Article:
Barranquilla is a busy, cosmopolitan city on the Caribbean coast of Colombia. It is most famous for its Carnaval de Barranquilla, held on the four days before Ash Wednesday in February. It is an important sailing port and a renowned party town.
Carnaval de Barranquilla is the second-largest carnival in South America, behind Rio de Janeiro. It is a four-day party of fancy dress, parades, street bands, and dancing. Remember to book your accommodation well in advance.
The local nickname for Barranquilla means 'party' and you don't have to wait until carnival to do that in this city. Try the Washington area for some of the best restaurants and clubs.
The city has some lovely Art Deco buildings and other attractions such as the Teatro Amira de la Rosa and the Antiguo Edificio de la Aduana in the old Customs building.
The museum has an excellent collection showcasing Barranquilla and Caribbean history and culture.
The Castillo is a great place to enjoy the beach, watch the sun go down, and enjoy good food and drink in a historical setting.
Learn about the history of Barranquilla through a collection of items recounting the immigration, native cultures, ecology, and food culture of this coastal Caribbean city. This high tech interactive museum aims to highlight Colombian Caribbean culture through guided tours of the five distinct sections: nature, people, words, action and expression. A section of the museum is also dedicated to celebrated Colombian storyteller Gabriel Garcia Marquez, author of famous works such as "One Hundred Years of Solitude" and "Love in the Time of Cholera."
As soon as you set foot in Teatro Amira de la Rosa, the atmosphere is filled with creative reverence and potential. This theater is named after native writer and playwright Amira de la Rosa, who created the lyrics to the anthem of Barranquilla. The 1,000 seat theater was opened in 1982 near the University of Simon Bolivar and University of La Costa. Teatro Amira de la Rosa regularly hosts ballets, theatrical performances and music recitals as well as book readings and art exhibitions.
The Metropolitan Cathedral or Queen Mary Cathedral is an ornate Catholic church in Barranquilla dedicated to the Virgin Mary. The structure took almost 30 years to complete, in large part due to the elaborate 80 foot stained glass window found above the Cathedral's entrance. Overall there are 8 side windows with over 1,198 panels of stained glass, which can only be viewed in their full splendor from the outside. The Metropolitan Cathedral can be found on the main Carrera 46 street in Parque Central.
One of the biggest cultural attractions in Barranquilla is the annual carnival festival, held on the Saturday before Ash Wednesday. In 2003, UNESCO named the festivities in Barranquilla one of the "Masterpieces of the Oral and Intangible Heritage of Humanity." The streets become filled with dancers, artists, and masquerades intended to celebrate the coming of spring and the birth of a new year. At the Carnival House you can find masks, costumes, and other items associated with the festival on display all year round, including an interactive space known as Elsa Caridi where you can learn more about the cultural manifestations of the carnival celebration. Performers are known to practice at the Carnival House up to one month before the festival begins.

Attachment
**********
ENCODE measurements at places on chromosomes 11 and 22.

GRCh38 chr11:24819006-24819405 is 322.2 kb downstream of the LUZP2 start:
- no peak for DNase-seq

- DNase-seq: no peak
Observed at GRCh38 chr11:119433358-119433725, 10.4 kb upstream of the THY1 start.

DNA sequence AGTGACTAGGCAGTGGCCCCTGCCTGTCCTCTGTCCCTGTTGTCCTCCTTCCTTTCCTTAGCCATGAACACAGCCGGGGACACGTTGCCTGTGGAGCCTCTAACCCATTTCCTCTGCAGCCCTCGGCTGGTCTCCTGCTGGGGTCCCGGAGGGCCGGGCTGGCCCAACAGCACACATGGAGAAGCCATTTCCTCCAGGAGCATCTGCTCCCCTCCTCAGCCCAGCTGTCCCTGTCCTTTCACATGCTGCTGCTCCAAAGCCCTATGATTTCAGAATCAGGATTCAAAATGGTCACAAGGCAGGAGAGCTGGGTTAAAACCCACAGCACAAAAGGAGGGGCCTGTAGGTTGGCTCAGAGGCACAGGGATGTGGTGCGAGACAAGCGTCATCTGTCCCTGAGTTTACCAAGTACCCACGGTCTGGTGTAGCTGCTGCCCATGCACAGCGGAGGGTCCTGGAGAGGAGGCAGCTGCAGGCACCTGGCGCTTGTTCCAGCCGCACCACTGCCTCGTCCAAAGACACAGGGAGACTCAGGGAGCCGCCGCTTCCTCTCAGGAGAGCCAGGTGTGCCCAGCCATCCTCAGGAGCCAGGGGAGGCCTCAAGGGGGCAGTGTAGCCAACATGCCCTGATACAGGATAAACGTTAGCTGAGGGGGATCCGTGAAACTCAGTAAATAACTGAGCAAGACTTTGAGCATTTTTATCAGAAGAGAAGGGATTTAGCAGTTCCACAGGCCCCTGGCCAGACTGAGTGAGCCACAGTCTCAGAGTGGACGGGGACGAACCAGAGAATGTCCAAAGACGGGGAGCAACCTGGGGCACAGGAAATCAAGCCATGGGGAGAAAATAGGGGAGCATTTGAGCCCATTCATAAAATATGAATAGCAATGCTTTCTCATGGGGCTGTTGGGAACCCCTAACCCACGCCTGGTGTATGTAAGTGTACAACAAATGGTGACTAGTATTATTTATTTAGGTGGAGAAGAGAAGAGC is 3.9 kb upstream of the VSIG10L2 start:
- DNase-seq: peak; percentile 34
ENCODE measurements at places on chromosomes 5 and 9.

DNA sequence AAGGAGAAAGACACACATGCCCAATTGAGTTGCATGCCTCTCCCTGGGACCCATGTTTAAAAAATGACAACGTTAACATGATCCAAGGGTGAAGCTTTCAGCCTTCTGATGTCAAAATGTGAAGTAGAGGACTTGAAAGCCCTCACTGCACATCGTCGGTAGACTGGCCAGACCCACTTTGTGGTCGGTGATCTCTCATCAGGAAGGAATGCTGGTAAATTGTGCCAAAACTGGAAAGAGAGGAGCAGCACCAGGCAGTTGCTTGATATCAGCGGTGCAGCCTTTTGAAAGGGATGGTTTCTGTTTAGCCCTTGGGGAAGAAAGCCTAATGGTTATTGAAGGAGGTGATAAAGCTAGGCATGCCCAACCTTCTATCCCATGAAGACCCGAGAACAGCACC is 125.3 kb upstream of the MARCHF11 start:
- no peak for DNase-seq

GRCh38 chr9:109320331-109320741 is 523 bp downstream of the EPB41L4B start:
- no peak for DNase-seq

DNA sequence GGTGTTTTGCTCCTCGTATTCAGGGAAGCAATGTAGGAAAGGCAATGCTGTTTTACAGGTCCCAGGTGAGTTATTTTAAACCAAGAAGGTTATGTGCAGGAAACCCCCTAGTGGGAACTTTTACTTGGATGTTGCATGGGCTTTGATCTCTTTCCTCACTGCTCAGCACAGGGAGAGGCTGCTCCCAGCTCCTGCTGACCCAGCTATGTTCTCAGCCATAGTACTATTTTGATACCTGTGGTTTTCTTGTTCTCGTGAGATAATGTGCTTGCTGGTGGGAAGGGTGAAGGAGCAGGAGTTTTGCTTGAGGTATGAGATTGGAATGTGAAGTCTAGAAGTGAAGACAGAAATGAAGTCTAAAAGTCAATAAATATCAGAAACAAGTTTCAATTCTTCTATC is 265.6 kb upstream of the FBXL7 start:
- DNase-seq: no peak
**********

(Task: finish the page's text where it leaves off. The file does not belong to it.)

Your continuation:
Just a 20-minute drive from Barranquilla, the beaches of Salgar are a popular retreat for visitors looking to escape the city grind and get back to nature. The warm temperate waters, white sand, and many nearby bars and restaurants makes it a desirable day trip option for those looking to take advantage of Colombia's Caribbean views. The strip of beaches start at Sabanilla Point and end at the National Historic Landmark of Salgar Castle, an 18th century Spanish fort built in the colonial style.
Barranquilla has a tropical savanna climate with high temperatures all year round. Cooling winds from April to November make it a pleasant time to visit.
Ernesto Cortissoz International Airport (BAQ) is to the south of the city and has international flights from Miami, Quito, Panama City, and Curacao. There are also plenty of domestic flights from other Colombian cities. A taxi into town will cost COL$30,000 and the bus fare is COL$1,800.
Route 90/A connects Barranquilla with cities on the coast, such as Cartagena to the west. Route 45 runs from Bogota in the south.
Barranquilla is well connected by bus from other Colombian cities and to Caracas in Venezuela. The fare from Cartagena is from COL$15,000.
Hotel Villa Giron on Carrera 38 has good basic accommodation in a reasonable area, while Hotel Barranquilla Plaza on Avenida Alberto Assa offers luxury in the city's most upscale neighborhood.
Riomar - this is the coastal city area on the banks of the Magdalena River. It has some major commercial developments and shopping centers.
Norte-Centro Histórico - this is the historic center of the city with most of the main shopping sites and larger hotels.
La Playa - this is a beach area to the north of the city with an active fishing and agricultural industry.
A number of bus companies serve the city with fares from COL$1,300.
Taxis cost COL$6,000 for the meter drop and then COL$6,000 per mile.
Roads in Barranquilla can get busy and the traffic will sometimes seem chaotic to visitors. Car rental is from COL$120,000 per day.
Barranquilla's main shopping malls are CC Villa Country BAQ and Centro Comercial Buenavista, both in the north of the city. Local crafts are sold from stalls on 72nd Street and 46th Avenue.
A quart of milk in Barranquilla costs COL$2,375 and a loaf of bread is COL$2,000.
Narcobollo on Carrera 43 offers hearty local fare at budget prices, while Cocina33 on Carrera 52 features fine Colombian dining with a focus on seafood. A meal in a casual restaurant will cost COL$10,000, with mains in a high-quality restaurant costing COL$25,000.